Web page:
I’ve read a few twisty books lately and The Half Sister by Sandie Jones is yet another. It’s probably a little (well, very) deceiving as several times I thought I knew what was happening. In fact, I often felt a sense of frustration as it felt far too obvious and predictable.
But of course I was wrong on those occasions and Jones takes readers in another direction entirely.
The Half Sister
by Sandie Jones
Published by Pan Macmillan AU
Genres: Thriller / Suspense
Kate and Lauren gather for their weekly Sunday family lunch, a knock on the door changes everything.
The new arrival, Jess, claims to be their half-sister, but that would mean the unthinkable . . . That she’s the secret daughter of their beloved, recently deceased father Harry. Their mother Rose is devastated and Kate and Lauren refuse to believe Jess’s lies.
But as the fall-out starts it’s clear that each is hiding secrets and that perhaps this family isn’t as perfect as they appear.
In some ways there are almost too many misdirections in here… particularly in the early stages. Our characters are keeping secrets and though Jones makes that obvious, she doesn’t tell us what most of them are for a long time. It means we have to guess of course. And I was wrong on a number of occasions, though (ultimately) many of us will be correct in our suspicions. We’re wrong before we’re right… if that makes sense.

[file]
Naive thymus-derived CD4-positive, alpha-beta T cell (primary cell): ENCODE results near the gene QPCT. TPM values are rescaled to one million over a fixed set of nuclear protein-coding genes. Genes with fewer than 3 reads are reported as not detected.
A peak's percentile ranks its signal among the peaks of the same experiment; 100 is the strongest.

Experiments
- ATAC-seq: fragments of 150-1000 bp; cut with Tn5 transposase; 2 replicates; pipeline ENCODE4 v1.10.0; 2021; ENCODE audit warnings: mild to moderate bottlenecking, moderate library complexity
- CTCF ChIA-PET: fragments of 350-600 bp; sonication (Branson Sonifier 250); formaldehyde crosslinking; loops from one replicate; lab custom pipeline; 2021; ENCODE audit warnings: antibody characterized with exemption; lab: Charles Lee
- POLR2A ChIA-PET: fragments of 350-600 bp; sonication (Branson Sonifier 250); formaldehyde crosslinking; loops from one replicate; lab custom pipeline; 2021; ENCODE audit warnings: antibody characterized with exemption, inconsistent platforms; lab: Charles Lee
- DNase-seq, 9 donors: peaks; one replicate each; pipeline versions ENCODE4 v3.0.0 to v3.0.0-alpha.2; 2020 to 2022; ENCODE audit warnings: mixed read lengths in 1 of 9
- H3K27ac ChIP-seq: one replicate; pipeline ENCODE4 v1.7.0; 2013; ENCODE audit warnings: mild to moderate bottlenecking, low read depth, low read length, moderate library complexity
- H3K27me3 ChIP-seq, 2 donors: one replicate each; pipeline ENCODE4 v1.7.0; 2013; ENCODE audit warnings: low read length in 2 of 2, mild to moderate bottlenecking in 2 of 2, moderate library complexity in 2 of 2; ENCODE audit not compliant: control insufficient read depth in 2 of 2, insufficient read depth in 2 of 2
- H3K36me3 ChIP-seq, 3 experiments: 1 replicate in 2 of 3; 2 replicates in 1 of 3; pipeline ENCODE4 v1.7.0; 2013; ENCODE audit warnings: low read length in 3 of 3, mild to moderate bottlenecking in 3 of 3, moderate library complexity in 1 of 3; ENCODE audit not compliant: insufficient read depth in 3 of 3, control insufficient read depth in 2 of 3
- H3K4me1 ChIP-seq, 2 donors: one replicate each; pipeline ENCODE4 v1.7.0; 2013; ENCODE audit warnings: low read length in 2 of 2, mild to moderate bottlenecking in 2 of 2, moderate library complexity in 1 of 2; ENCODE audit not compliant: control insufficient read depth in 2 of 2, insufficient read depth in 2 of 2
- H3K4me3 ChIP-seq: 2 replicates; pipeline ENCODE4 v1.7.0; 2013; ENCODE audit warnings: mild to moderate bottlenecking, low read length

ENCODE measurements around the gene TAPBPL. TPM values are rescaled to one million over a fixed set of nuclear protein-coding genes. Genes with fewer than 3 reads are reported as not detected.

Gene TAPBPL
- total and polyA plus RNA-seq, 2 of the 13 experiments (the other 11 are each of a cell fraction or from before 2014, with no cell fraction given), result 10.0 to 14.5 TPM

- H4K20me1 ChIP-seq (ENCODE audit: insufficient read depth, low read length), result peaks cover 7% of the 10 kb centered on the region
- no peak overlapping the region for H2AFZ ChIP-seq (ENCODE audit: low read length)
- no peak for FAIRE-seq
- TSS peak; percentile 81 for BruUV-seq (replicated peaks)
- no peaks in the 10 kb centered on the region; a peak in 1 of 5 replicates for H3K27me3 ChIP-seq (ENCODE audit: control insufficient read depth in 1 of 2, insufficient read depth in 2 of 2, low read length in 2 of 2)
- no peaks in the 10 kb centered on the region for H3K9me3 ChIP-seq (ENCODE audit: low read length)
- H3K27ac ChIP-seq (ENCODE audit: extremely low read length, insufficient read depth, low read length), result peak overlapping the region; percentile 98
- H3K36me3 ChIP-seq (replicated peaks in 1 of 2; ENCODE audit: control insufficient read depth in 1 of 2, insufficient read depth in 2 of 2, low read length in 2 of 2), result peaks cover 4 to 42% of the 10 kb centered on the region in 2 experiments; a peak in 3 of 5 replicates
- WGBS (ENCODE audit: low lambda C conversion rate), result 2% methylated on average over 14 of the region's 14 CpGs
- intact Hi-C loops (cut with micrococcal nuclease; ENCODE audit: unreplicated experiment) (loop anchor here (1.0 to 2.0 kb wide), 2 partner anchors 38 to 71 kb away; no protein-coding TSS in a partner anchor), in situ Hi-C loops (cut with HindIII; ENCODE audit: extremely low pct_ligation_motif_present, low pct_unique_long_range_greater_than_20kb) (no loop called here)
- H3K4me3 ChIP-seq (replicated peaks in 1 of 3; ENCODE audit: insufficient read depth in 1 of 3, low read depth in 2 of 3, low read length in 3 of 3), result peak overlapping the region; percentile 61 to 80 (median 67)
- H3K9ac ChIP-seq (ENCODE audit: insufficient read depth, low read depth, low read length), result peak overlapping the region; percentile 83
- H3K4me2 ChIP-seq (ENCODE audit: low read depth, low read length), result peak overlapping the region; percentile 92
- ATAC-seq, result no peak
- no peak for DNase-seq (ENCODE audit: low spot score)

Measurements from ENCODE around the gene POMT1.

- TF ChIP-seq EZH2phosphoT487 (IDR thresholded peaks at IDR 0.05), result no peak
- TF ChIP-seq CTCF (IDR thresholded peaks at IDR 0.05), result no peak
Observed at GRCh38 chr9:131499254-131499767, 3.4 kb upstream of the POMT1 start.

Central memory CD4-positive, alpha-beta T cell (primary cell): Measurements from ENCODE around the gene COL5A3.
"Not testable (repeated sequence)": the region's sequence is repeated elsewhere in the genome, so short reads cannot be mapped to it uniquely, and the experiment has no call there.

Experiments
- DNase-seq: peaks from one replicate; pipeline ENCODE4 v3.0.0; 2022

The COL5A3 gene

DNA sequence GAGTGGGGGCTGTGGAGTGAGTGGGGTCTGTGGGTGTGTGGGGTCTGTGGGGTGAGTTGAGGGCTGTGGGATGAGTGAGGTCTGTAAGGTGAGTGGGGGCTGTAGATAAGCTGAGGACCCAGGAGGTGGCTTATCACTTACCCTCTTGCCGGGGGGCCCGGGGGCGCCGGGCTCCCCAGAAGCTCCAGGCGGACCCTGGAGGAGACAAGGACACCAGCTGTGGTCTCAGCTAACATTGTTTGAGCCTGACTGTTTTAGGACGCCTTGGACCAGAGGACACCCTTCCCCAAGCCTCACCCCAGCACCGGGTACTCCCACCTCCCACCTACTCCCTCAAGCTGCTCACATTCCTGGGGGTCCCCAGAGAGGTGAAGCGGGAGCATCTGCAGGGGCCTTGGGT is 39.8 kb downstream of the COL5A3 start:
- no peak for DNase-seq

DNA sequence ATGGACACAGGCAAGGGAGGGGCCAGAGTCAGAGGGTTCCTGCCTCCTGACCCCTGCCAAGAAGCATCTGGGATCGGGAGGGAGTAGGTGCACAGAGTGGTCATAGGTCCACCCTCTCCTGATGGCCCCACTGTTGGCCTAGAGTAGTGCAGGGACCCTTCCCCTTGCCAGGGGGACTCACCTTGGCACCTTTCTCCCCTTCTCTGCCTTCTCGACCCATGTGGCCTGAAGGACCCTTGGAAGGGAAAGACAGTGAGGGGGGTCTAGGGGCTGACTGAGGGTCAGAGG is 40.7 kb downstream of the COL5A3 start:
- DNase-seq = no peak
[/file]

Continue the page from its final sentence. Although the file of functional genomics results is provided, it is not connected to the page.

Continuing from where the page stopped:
Both Kate and Lauren are our narrators. The blurb on the backcover of my version of the book talks about them ‘always being there for each other’ but they’re actually not that close. They’re very different, judge each other harshly, have a lot of misperceptions. However they’re both (individually) really likeable.
Jess arrives on the scene and it seems her presence isn’t a surprise to everyone. The relationship between the sisters, their husbands and their mother—already at a fragile stage—ruptures. And it’s because of secrets, untruths and half-truths.
Jones offers us a few hints and has us questioning who we believe and who we can trust. It’s clever because the two sisters never really sit down to discuss everything honestly, so much goes unsaid.
There’s obviously a strong underpinning theme around families and relationships. Of secrets and lies. But there’s also a reminder that we may judge people we know and love incorrectly. That we never really know what’s happening in someone else’s life. That people show us what they think we want to see or what they want us to see. And whether it’s our fault or their fault (that) we don’t look further is to be debated I guess.
This would be good fodder for bookclubs given the complex family relationships between parents and children, siblings and partners. There are a number of ethical questions up for debate as well.
The Half Sister by Sandie Jones was published in Australia by Pan Macmillan and is now available.
I received a copy of this book from the publisher for review purposes.